It’s a new year, which means it’s time for some new passwords. But you already know this, right? Your passwords should be changed about as often as you change your toothbrush (once every three months or so). This habit will keep hackers at bay for a little while longer, which is crucial given the 38% increase in cyber-attacks last year.
But, still, for many of you, you simply refuse to put the work in—no matter how many times you’re lectured on changing your passwords, you just won’t do it, and your passwords will remain unchanged until you’re prompted to change them, or until you forget your login credentials.
So maybe we should take another approach. Rather than changing out all your passwords (which nowadays the average person has about 40 online accounts), only change the ones that really need it and the ones that matter the most.
- Take all those really, really bad passwords and change them out. You know the ones I’m referring to… the accounts secured with “password123”, your dog’s name, or your favorite football team.
- Determine which accounts require the most security and give these accounts new passwords. Your online banking account and email are prime examples.After you make a list of accounts you’d like to give new passwords to, then you need to do what so many people do incorrectly—give these accounts unique passwords.It’s far too tempting for people to apply the same password for each account they have. Even an incredibly strong password won’t do you any good in this situation. If a hacker does stumble upon your login credentials for one account, then every single one of your accounts with the same credentials will be compromised. And it’s not a matter of “if”; it’s a matter of “when.” If a hacker takes the time to hack into your account, then you better believe they’ll spend the additional ten seconds it takes to test out your credentials with all your online accounts.This being said, it seems we should include an additional category to the two listed previously…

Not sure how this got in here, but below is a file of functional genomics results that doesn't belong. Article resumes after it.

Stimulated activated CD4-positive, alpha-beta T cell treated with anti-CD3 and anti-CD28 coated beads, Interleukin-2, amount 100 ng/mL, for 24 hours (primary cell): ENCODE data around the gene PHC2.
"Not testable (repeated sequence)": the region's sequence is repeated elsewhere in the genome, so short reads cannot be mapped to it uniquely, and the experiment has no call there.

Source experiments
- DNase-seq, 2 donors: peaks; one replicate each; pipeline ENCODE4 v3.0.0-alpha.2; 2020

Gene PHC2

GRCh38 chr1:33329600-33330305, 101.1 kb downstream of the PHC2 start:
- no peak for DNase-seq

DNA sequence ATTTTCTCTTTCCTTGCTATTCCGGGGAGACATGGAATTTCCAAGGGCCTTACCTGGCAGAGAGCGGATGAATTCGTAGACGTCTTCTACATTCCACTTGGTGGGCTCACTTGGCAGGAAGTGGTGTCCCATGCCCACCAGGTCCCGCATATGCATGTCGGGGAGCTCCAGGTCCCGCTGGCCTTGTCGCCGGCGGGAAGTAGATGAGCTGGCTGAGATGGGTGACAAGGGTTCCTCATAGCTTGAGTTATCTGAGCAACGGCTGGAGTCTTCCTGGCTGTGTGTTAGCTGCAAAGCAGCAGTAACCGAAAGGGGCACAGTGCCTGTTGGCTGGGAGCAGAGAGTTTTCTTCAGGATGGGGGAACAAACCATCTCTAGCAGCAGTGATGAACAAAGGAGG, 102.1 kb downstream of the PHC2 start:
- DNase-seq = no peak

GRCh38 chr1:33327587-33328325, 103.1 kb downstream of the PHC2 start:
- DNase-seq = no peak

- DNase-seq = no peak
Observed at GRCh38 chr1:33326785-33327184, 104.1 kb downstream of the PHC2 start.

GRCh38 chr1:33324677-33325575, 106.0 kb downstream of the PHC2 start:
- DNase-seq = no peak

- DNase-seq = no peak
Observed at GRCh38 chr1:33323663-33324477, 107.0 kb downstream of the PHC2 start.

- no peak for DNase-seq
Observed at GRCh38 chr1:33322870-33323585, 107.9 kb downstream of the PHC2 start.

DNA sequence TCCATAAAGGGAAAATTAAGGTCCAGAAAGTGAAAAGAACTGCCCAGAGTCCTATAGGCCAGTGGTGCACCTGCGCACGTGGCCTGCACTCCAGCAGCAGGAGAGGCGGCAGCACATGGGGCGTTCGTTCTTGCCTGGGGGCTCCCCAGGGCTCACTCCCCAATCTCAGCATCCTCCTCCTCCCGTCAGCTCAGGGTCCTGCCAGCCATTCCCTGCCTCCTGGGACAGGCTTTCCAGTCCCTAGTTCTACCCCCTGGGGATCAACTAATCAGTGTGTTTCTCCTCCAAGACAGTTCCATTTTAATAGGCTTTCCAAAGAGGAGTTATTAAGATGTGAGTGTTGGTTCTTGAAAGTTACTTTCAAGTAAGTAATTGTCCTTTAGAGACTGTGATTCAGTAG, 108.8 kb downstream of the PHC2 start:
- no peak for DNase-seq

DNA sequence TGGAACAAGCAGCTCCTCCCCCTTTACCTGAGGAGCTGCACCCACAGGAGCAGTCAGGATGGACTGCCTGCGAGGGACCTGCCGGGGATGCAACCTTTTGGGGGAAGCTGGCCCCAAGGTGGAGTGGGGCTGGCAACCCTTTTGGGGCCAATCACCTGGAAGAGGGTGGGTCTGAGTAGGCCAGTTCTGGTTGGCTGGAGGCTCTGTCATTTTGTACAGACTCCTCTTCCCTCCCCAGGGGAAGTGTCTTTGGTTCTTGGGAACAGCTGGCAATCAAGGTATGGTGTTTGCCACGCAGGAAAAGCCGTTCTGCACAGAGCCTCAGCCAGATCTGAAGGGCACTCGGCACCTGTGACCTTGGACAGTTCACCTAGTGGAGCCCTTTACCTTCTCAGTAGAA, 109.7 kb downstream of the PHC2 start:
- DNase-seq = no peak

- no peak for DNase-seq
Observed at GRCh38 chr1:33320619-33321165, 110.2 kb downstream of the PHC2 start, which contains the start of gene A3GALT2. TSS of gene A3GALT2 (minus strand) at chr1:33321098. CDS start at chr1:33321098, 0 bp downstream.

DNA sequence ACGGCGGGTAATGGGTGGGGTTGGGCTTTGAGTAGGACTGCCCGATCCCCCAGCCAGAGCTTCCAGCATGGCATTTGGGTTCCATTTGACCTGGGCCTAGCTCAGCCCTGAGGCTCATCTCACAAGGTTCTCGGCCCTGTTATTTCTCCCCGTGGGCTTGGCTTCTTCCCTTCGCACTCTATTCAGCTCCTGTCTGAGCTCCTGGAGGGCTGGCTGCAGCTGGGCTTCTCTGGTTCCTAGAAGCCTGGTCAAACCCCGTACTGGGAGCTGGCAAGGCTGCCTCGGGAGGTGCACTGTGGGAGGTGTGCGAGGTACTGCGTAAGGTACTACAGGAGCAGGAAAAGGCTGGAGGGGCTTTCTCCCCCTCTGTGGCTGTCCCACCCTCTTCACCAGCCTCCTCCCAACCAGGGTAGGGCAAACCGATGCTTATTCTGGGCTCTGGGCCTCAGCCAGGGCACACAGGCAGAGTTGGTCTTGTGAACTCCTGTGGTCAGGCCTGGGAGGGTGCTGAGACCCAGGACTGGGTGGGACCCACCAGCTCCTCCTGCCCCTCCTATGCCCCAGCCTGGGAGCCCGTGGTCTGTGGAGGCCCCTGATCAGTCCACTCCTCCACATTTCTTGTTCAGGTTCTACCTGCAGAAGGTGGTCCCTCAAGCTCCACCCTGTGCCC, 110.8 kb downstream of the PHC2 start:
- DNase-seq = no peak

- If you have any accounts that currently use the same password on another account, then apply a new and different password to each one.
All it takes is a few minutes to improve the security and privacy of your online accounts. Are you willing to put the forth the effort to change out your credentials or do you feel that your current passwords are strong enough to go head-to-head with a hacker?